Peace through education: An interview with Dr Teame Mebrahtu

CIRE recently celebrated the launch of the book Long Way from Adi Ghehad: Journey of an Asylum Seeker: Dr Teame Mebrahtu written by Stan Hazell. The book focuses on the life and work of Dr Teame Mehbratu, whose career as a member of staff and later, Advisor to International Students and faculty member, had a profound impact on the Graduate School of Education in his research, teaching, and counselling career. He kindly sat for an interview in July 2017 to discuss some aspects of the book and his research and teaching career.

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Dr Mebrahtu (centre) at the launch. Also pictured (from left) Dave Brockington, Dr Roger White, Teblez Mebrahtu, Dr Teame Mebrahtu, Prof. Michael Crossley, Anne Crossley, and Prof. Malcolm Johnson.

CIRE Blog: The book details your life’s journey from Eritrea to Bristol. How did your early years influence the direction of your academic life? 

TM: When I started school at the age of seven, formal schooling, even at the elementary level (grade 1 to 4), was not compulsory. Now, more than six decades later, formal education still remains a privilege rather than a right for many school-aged children in Eritrea.

As the eldest child in my family, going to school was a great joy and privilege for me. Mastering the 3R’s gave me the opportunity to read the weekly newspaper of the time and a few basic Tigrinya books that my father bought for me. This in turn opened new opportunities for me to broaden my understanding of countries and situations outside of my own and enriched my desire for general knowledge. It also made me more competitive in my studies; I was always among the top ten of students throughout my academic career. Moreover, for reasons which I still do not understand, I have always been either appointed by teachers or elected by my classmates to be a class monitor. Thus, it is fair to conclude that my early appetite for learning, my competitiveness, and my sense of responsibility as a trusted class representative helped to shape the trajectory of my life and later career.

Another experience which greatly affected the direction of my future academic life was the interruption of my senior secondary education due to student strikes. These strikes, which led to the arrest of many students including myself, were fuelled by the creation of a dysfunctional federation between Eritrea which was then a “Democracy” and Ethiopia, then an “Autocracy”.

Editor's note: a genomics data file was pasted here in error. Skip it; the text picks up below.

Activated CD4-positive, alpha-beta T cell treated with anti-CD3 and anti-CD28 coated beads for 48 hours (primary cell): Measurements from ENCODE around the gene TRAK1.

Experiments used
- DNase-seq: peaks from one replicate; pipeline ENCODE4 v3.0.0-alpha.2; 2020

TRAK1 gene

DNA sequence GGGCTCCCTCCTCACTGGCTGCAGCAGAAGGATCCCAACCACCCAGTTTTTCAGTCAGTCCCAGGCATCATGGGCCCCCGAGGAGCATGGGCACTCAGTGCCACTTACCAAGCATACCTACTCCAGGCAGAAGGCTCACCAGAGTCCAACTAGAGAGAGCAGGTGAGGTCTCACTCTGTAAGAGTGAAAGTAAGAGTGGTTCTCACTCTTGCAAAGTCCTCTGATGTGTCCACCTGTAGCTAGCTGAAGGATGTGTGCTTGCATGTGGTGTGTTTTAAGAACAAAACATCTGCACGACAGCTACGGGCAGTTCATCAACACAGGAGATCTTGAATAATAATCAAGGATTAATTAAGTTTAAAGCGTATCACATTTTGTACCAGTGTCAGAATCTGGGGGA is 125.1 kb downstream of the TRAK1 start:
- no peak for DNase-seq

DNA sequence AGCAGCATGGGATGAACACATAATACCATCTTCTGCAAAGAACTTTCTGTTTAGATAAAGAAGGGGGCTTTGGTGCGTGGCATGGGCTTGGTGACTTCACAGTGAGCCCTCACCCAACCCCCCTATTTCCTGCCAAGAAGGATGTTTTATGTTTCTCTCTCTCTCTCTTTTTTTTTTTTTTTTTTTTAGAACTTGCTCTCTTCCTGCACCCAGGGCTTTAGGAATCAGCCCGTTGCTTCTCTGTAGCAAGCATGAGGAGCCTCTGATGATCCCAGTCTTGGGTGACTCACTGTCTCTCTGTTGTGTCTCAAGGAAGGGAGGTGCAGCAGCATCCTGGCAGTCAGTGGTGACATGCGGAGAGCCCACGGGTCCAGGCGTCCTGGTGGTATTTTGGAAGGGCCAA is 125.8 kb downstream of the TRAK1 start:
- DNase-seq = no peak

What advice would you give to early career researchers and PhD students interested in issues of immigrant communities, refugees, and migrants in the UK? 

Broadly speaking, I would like PhD students interested in issues of immigrant communities, refugees, and migrants in the UK to take heed of the following four observations. First, knowing some members of immigrant communities in one’s home town is not a sufficient condition for writing a dissertation on them. One needs to go further to broaden and deepen his/her understanding of what the “push and pull”  factors behind their migration were and, equally importantly,  how these groups or peoples lived, thought and worked, by walking in their own moccasins. Second, there is the need to realise that “migration” is as old as humanity itself and that it is not necessarily negative, as tends to be portrayed by the media in the Global North. Third, there is a need to undertake extensive research into all aspects of education and well-being of migrants and refugee communities, as well as their offspring, in the UK. Such a comprehensive study needs to be quantitative and qualitative in nature as well as multi-dimensional in its orientation.

Finally, PhD students need to be aware of the danger of compartmentalisation of study areas. These days, we have too many specialised areas that do not necessarily communicate with each other. This begs for “pruning”, which in itself presupposes intimate understanding of the boundaries and the interface between say, Global Education, Refugee Studies, Migration Studies, and Intercultural Education, to mention but a few.

What would you describe as your most significant or valued accomplishments during your time at the University of Bristol? 

This is a complex question which requires detailed treatment of the relevance of the book. It is also worth-noting that it would be presumptive of me to pinpoint what my accomplishments are or might be. Instead, what I prefer to do is share with the reader some of the experiences I enjoyed which I believe had some impact on my performance as a Bristol University educator.